(4:45 p.m. EST) -- Port authorities throughout the country say the 2019 U.S. government shutdown is not affecting cruise ship movements, with Port of Baltimore official Richard Scher noting that the ever-lengthening closure, now in its 21th day, has had "no impact. It is business as usual."

"Operations are continuing normally," Ellen Kennedy, assistant director of business development and communications at Port Everglades, told Cruise Critic. "We are monitoring Customs and Border Protection and Coast Guard services for any changes, but so far everything is operating smoothly."

However, the shutdown could affect passengers' experiences at several national parks, some of which are currently closed. Others remain open but have reduced services or limited offerings.

In terms of pre- and post-cruise air travel, members on Cruise Critic's message boards initially said they haven't seen much impact.

"...the [airport security] lines were short and moving well," member new_cruiser reported. "Staffing seemed to be at normal level. Our interactions were brief, as we were TSA pre-check."

"TSA screeners and CBP inspectors are essential workers," added member Aquahound. "They work as usual. However, you might still see fewer workers at the ports and airports because all admin staff are sent home, and it is very difficult to work overtime shifts during a shutdown."

But Miami International Airport announced Friday that, effective 1 p.m. Saturday, the facility will close one of its terminals for three days, due to expected shortages of TSA employees, many of whom are calling in sick in lieu of working without pay. Airport representative Jack Varela told Cruise Critic that the closure will happen at terminal G for at least three days, and affected flights will be serviced by terminals F and H.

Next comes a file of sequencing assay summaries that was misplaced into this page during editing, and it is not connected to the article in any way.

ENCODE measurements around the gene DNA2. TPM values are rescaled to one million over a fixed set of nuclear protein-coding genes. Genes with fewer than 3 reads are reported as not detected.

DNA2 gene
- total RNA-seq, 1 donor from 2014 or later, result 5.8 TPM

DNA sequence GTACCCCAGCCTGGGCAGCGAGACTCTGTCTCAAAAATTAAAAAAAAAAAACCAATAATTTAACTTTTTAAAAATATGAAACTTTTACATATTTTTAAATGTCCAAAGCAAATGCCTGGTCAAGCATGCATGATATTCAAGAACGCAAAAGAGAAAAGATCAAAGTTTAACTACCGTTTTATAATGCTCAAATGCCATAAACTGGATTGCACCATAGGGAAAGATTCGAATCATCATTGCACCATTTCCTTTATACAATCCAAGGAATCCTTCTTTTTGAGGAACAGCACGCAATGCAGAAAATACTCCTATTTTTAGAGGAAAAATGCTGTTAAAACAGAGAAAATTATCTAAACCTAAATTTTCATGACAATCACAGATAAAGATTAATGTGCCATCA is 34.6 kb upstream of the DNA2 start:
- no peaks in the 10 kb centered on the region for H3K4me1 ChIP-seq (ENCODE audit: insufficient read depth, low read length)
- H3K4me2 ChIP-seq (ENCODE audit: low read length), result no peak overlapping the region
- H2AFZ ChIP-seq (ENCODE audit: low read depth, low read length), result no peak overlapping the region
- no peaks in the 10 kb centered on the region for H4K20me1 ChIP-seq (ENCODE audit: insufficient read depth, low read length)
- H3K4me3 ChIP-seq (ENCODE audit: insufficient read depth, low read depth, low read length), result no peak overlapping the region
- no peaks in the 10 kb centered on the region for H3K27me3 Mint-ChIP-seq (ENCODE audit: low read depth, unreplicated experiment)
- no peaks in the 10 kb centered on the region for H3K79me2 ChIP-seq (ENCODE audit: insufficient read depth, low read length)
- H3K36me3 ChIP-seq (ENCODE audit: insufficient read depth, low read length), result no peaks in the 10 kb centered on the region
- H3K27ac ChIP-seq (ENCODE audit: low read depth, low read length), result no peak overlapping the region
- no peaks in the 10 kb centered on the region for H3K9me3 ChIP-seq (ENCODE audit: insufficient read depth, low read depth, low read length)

Notices on the airport's website and social media accounts warn travelers to arrive at least two hours early for domestic flights and three hours early for international ones.

Additionally, Airports Council International wrote a letter to President Trump and Congressional leaders last week, warning that the shutdown "is already causing numerous problems at our nation's airports, such as longer wait times at TSA checkpoints and CBP [Customs and Border Protection] air ports-of-entry, suspended reviews of airport infrastructure improvement projects that could delay them beyond the spring/summer construction season, and canceled Global Entry interviews for hundreds of prospective enrollees."

Although cruise travel is unaffected right now, officials are speculating that the shutdown's effects could linger, telling Cruise Critic that the biggest impact to the cruise industry is likely to come later.

"We are hopeful that the shutdown will end soon," said Cindy Burman, who handles customer service for Cruise Maryland. "I think the impact will be on the long term, with families not taking vacations due to financial reasons."